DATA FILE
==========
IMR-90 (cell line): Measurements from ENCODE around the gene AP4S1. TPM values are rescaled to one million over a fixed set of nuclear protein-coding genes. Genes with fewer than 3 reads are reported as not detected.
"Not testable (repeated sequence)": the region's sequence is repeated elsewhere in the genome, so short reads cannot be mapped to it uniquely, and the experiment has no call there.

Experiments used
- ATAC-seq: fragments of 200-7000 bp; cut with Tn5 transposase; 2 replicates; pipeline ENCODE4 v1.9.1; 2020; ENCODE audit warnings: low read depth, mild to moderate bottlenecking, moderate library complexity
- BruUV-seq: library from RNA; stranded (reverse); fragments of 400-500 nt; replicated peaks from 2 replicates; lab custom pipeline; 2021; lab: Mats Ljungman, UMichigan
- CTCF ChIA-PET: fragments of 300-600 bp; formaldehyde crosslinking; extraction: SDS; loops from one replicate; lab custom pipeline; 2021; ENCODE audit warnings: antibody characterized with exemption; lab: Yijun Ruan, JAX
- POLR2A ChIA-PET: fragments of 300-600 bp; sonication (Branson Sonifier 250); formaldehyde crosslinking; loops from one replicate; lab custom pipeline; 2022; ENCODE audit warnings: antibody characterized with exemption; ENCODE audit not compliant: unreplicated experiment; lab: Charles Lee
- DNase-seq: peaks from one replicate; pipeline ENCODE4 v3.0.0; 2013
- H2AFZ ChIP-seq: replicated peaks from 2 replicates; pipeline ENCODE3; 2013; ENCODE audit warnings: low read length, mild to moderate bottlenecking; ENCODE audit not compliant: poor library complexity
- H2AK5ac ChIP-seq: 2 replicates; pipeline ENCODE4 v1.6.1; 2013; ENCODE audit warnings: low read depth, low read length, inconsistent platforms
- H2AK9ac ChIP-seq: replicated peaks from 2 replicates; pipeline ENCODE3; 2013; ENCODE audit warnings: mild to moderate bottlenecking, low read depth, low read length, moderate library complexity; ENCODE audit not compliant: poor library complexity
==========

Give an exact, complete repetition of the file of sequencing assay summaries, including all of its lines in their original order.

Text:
IMR-90 (cell line): Measurements from ENCODE around the gene AP4S1. TPM values are rescaled to one million over a fixed set of nuclear protein-coding genes. Genes with fewer than 3 reads are reported as not detected.
"Not testable (repeated sequence)": the region's sequence is repeated elsewhere in the genome, so short reads cannot be mapped to it uniquely, and the experiment has no call there.

Experiments used
- ATAC-seq: fragments of 200-7000 bp; cut with Tn5 transposase; 2 replicates; pipeline ENCODE4 v1.9.1; 2020; ENCODE audit warnings: low read depth, mild to moderate bottlenecking, moderate library complexity
- BruUV-seq: library from RNA; stranded (reverse); fragments of 400-500 nt; replicated peaks from 2 replicates; lab custom pipeline; 2021; lab: Mats Ljungman, UMichigan
- CTCF ChIA-PET: fragments of 300-600 bp; formaldehyde crosslinking; extraction: SDS; loops from one replicate; lab custom pipeline; 2021; ENCODE audit warnings: antibody characterized with exemption; lab: Yijun Ruan, JAX
- POLR2A ChIA-PET: fragments of 300-600 bp; sonication (Branson Sonifier 250); formaldehyde crosslinking; loops from one replicate; lab custom pipeline; 2022; ENCODE audit warnings: antibody characterized with exemption; ENCODE audit not compliant: unreplicated experiment; lab: Charles Lee
- DNase-seq: peaks from one replicate; pipeline ENCODE4 v3.0.0; 2013
- H2AFZ ChIP-seq: replicated peaks from 2 replicates; pipeline ENCODE3; 2013; ENCODE audit warnings: low read length, mild to moderate bottlenecking; ENCODE audit not compliant: poor library complexity
- H2AK5ac ChIP-seq: 2 replicates; pipeline ENCODE4 v1.6.1; 2013; ENCODE audit warnings: low read depth, low read length, inconsistent platforms
- H2AK9ac ChIP-seq: replicated peaks from 2 replicates; pipeline ENCODE3; 2013; ENCODE audit warnings: mild to moderate bottlenecking, low read depth, low read length, moderate library complexity; ENCODE audit not compliant: poor library complexity